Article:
[..] "Any person in their right mind would say there's a problem at the intersection and that we need to fix it."

[..] Steblin said any large capital project takes time.

"You have to eat an elephant one bite at a time and this is a very big project," he said. "But we believe it's a good long-term investment."
Caranci rules over Ward 4, so he's not the most unbiased judge of the right mindedness of others. Even new residents of this city governed by fools will tell you that an overpass on the more highly travelled Adelaide North would be a more worthwhile investment. How many more free dinners will council gobble up over this discussion before they are indeed the size of elephants?

As usual, taxpayers are fleeced either way. We are getting that overpass or likely the money is lost forever if they axe the project. An excerpt from last year, courtesy of the London Plea Press:
Council has already voted to proceed with the $11.5-million project aimed at reducing congestion and improving safety at the CN crossing.

But Gosnell wanted assurances that if the federal government and CN Rail don't ante up the funds for the second phase of the project -- estimated at $8 million -- the city can reserve the right to transfer provincial funds to other road project priorities.

Hume and city engineer Peter Steblin said the province is getting fed up with London's frequent changes in project priorities funded through the former SuperBuild program.

The concern over Hale- Trafalgar is that although the first phase has been approved with $2 million from the province and $2.5 million each from the city and CN, the federal government and CN haven't committed to the second phase.

The first phase involves design, utility upgrades and voluntary property acquisition. The second phase would be the overpass construction.

Gosnell fears if the second phase can't proceed or is delayed for several years, the city could lose the provincial share he'd rather see diverted to other road works.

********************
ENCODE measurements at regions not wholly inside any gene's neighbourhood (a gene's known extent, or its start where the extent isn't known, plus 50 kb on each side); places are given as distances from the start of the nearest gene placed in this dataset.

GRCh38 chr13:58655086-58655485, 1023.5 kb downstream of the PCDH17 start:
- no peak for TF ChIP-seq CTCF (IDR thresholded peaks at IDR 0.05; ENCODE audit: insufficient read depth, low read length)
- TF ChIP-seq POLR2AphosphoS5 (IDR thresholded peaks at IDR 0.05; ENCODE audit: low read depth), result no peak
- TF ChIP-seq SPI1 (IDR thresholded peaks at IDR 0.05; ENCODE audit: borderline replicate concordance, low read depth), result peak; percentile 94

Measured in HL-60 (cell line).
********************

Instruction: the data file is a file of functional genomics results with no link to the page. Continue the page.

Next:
Canadian taxpayers should be outraged at the irresponsible behaviour of London's governing elites - it is not just Londoners who are paying for such mismanagement and waste. Unfortunately, such begging and bumbling is not confined to London but occurs in most municipalities.

4 comments:

Pietr said...

What's the deal with Canadian railway travel?
You can't even get onto the platform at London until someone guides you to a particular car;at Toronto Union you can actually gain admission,but only after the train has arrived.
In England nobody gives a damn, but pretending that this kind of mollycoddling is added value does seem to be yet another charming example of Canadiana.

Mike said...

Londoners are solid Party supporters in the aggregate, so obviously they don't require any more pork for the time being. The Party's "Public Works" front organization can use that money more effectively to help shore up Party support in less predictable ridings.

David MacLean said...

I think the real problem with the bridge is the nature of the "new deal" which is actually a raw deal for taxpayers.

The new deal money is intended for "sustainable" Kyoto-friendly projects. Perhaps your bridge falls into that category, but in Regina, our mayor is spending the gas money on fuel-efficent buses, and not fixing crumbling infrastructure -- Ottawa dictates as such.

The Mayor of Winnipeg wants to fill potholes with the gas money, but the feds won't let him.

The new deal is garbage.

gm said...

Maybe, we should have less faith in the benevolent big brother who sloshes tax money like it flows in a stream and can be commanded by dams.